The Bridge (1959)
July 12, 2018 5:49 PM - Subscribe

In 1945, Germany is being overrun, and nobody is left to fight but teenagers.

The Dissolve: The Bridge opens with a shot of a bomb falling near an unnamed German town, and almost hitting a small bridge. It’s a near-miss, but the war has already touched the town, which is now nearly devoid of adult men. Only women and children are left behind to keep it running in the last days of World War II. Soon their ranks will thin as well, but for the moment, the teenage boys are making the most of it, becoming almost giddy at the thought that the war they’ve grown up hearing about is drawing so close to home—and at the thought of fighting for the German cause they’ve grown up believing is just and right. On a map, they second-guess the strategies of their country’s military. One initiates a sweet romance with a classmate. A few others find a cache of liquor hidden down by the shore. When their draft notices come, it seems like the beginning of another chapter in their ongoing boyhood adventure.

Senses of Cinema: The war situations depicted in The Bridge thus expose the abuses of authority that make such tragedy possible: not only the government and military but also, and far more damning, the parents, teachers and community that instill and exploit a naive, and easily manipulated, idealism in the young. The boys’ parents not only allow but also encourage such reckless sacrifice, in the name of a nationalist cause in which they themselves fervently believe – but for which they aren’t the cannon fodder. Their misguided, and unwittingly selfish, choices are vividly dramatised as the boys vicariously pay the price for their parents’ own desires. The boys are victims not of a nebulous evil entity called “war”, but of their families’ and communities’ ignorant and misguided beliefs.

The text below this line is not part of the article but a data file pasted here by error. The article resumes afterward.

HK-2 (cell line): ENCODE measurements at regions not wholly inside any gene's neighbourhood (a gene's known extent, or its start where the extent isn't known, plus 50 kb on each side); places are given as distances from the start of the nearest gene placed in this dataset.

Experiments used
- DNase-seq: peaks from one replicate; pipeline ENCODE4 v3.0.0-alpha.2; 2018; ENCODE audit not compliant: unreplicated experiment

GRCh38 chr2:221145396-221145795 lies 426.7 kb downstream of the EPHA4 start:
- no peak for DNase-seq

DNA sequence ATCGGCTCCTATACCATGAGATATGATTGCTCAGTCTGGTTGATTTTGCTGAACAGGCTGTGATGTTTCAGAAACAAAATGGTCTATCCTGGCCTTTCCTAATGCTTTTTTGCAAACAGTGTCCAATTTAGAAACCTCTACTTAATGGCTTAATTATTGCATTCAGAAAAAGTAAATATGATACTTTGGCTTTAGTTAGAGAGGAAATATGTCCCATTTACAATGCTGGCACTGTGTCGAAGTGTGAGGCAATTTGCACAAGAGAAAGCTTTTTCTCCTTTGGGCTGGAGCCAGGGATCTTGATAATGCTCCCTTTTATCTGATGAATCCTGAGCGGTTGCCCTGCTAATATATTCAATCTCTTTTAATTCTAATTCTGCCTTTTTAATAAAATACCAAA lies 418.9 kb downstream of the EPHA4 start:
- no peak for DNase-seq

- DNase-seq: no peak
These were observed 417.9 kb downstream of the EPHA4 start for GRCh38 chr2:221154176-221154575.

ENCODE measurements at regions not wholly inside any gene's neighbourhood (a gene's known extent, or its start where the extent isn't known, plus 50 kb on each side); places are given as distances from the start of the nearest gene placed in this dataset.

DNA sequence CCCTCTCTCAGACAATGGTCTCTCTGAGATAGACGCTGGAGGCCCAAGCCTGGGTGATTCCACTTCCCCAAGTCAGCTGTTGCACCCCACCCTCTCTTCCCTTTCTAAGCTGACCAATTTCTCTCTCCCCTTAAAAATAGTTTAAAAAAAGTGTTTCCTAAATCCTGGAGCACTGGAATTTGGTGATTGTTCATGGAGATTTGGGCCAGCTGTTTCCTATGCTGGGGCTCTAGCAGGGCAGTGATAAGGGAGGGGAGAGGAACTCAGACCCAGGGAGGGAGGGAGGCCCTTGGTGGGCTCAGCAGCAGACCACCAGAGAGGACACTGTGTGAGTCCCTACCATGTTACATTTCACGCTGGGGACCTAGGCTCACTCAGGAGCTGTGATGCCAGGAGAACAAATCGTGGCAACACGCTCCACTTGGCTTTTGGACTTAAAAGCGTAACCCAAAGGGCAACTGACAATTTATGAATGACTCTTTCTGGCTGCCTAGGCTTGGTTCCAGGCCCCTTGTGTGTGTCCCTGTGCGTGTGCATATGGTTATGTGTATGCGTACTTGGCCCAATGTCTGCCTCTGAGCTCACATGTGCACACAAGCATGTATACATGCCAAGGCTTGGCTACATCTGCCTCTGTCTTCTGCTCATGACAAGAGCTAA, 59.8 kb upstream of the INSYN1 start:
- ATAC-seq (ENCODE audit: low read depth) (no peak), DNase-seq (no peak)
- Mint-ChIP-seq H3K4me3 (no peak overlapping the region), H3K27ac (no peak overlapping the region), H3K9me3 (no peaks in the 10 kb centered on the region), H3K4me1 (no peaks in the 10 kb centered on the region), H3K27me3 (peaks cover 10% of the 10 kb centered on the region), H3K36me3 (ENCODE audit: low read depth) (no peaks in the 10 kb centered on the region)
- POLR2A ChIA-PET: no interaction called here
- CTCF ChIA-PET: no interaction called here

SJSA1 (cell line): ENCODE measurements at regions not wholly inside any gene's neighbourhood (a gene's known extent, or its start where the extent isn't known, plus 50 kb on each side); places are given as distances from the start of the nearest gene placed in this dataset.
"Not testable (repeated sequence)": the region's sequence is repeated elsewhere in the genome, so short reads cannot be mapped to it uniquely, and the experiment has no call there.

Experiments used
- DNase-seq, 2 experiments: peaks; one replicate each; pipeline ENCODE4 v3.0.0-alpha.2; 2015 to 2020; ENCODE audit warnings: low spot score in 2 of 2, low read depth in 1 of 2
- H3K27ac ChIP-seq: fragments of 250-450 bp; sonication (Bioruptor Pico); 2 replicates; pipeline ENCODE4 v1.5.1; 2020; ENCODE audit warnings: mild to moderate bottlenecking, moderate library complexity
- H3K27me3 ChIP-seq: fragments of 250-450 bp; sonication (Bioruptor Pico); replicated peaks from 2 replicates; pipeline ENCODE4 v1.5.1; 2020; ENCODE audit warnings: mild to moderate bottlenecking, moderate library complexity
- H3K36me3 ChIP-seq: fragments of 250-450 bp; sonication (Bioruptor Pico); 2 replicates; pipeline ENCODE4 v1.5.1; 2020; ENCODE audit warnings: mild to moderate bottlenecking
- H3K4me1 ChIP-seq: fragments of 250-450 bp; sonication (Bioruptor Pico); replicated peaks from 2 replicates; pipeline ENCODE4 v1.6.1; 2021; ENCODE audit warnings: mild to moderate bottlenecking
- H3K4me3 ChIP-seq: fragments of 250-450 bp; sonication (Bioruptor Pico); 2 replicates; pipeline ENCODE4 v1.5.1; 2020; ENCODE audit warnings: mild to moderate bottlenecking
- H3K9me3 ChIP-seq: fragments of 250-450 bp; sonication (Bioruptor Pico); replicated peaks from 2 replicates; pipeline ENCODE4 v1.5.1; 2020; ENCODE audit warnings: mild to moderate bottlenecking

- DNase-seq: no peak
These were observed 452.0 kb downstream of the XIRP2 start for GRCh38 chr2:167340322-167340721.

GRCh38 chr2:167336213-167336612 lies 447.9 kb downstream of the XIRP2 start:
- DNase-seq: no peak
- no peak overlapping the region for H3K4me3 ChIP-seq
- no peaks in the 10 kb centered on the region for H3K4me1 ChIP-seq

AV Club: Its last 45 minutes constitute a single sustained, relentlessly intense battle sequence, as the clueless septet valiantly tries to defend a structure that their own side wants destroyed. Much of the action takes place in the middle of the night (bleeding into the following morning), and Wicki’s choice to shoot in black-and-white highlights the eerie sense of isolation the boys feel, even though the bridge is one they know well, as they all live right nearby. (One of them even winds up taking a sniper position in their childhood treehouse.) There’s little doubt that things will go spectacularly badly, given the group’s immaturity, lack of training, and total ignorance about the true objective of their mission—in real life, only Dorfmeister survived, and only because he fled—but the details are riveting in their senseless absurdity. Which makes it all the more haunting when The Bridge concludes with a sadly stark eulogy: “This happened on April 27, 1945. It was so insignificant that it wasn’t mentioned in any military communiqué.”


'The Bridge' Shows a Forgotten Side of Nazi Germany's Final Days
posted by MoonOrb (2 comments total)
Aw man, this movie messed me up back when.
posted by Going To Maine at 9:26 PM on July 12, 2018

Yeah, was shown this in High School, for German language class by the way, not History or whatever. Man, that was dark.
posted by Naberius at 1:48 PM on July 13, 2018

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